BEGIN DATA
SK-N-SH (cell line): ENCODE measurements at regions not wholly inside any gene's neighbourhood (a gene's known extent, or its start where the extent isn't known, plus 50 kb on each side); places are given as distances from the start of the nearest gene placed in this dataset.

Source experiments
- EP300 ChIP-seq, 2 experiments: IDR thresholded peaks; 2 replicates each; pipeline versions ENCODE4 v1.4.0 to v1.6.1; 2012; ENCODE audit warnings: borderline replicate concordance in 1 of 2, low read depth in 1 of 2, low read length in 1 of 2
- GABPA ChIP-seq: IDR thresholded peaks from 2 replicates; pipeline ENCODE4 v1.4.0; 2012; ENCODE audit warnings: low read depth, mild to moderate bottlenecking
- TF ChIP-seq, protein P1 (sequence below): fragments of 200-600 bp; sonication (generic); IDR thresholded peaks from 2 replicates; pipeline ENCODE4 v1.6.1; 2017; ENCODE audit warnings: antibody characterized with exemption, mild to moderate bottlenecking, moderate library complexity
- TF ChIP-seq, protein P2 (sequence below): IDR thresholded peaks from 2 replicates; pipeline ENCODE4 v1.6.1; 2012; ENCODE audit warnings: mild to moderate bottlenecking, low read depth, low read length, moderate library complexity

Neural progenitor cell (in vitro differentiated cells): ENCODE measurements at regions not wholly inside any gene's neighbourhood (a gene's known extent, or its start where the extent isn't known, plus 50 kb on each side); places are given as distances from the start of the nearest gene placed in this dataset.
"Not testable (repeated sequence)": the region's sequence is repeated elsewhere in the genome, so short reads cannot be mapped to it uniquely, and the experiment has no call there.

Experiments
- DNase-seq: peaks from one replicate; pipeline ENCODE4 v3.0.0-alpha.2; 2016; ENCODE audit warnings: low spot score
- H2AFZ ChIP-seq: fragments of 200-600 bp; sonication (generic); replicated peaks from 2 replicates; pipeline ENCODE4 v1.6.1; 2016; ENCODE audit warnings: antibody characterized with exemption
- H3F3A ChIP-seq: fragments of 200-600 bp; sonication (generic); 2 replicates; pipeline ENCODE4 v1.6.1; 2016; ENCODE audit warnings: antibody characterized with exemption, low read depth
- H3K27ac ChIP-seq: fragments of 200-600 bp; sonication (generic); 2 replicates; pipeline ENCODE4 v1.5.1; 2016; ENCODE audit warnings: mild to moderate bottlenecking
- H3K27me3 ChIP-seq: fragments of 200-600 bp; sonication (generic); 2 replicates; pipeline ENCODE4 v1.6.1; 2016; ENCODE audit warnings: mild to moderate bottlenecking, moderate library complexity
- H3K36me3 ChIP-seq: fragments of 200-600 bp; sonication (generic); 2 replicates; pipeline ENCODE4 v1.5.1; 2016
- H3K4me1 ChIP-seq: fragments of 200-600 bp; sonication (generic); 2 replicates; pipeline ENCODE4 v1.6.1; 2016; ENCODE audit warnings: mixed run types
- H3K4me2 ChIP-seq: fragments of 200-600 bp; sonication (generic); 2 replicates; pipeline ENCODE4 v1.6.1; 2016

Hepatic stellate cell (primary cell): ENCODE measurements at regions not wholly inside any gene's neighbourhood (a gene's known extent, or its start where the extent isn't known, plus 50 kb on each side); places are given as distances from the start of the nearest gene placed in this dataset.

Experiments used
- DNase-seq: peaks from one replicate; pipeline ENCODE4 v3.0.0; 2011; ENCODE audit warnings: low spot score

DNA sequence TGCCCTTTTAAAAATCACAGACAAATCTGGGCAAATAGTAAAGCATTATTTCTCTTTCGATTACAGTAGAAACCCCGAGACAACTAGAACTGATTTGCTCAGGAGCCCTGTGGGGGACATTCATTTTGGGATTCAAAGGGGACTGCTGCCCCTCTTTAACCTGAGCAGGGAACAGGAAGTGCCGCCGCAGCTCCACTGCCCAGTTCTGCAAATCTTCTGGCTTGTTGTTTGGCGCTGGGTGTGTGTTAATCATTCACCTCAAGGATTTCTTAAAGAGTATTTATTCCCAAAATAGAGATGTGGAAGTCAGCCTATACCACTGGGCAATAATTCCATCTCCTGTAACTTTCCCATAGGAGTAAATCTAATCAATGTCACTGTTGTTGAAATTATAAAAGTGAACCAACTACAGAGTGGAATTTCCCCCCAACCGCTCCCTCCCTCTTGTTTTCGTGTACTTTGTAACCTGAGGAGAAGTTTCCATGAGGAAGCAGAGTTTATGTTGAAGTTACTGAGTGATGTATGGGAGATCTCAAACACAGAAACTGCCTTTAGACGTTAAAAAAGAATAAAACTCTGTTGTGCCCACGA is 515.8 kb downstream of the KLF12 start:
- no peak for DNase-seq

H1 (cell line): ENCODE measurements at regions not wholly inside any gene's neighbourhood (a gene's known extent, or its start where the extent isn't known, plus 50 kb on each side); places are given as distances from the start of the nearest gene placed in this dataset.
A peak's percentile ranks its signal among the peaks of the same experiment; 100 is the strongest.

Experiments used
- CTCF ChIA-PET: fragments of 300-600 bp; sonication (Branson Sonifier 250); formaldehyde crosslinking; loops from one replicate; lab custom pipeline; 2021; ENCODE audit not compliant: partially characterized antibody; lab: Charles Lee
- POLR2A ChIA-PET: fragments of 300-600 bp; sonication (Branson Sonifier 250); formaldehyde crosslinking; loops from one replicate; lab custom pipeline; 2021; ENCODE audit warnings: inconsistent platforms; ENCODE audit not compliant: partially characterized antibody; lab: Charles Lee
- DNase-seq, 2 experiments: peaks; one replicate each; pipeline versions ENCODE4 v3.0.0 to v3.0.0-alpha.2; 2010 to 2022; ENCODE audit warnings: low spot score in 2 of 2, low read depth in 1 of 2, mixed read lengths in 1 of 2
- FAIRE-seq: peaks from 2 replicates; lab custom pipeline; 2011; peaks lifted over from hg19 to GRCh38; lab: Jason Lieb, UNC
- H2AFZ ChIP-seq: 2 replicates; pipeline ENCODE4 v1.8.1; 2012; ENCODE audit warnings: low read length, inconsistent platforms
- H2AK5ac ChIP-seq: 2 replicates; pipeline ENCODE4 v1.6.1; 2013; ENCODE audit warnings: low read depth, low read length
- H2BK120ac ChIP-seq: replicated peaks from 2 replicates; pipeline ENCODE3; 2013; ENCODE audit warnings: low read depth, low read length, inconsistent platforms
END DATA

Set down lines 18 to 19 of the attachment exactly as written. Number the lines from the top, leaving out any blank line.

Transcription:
Hepatic stellate cell (primary cell): ENCODE measurements at regions not wholly inside any gene's neighbourhood (a gene's known extent, or its start where the extent isn't known, plus 50 kb on each side); places are given as distances from the start of the nearest gene placed in this dataset.

Experiments used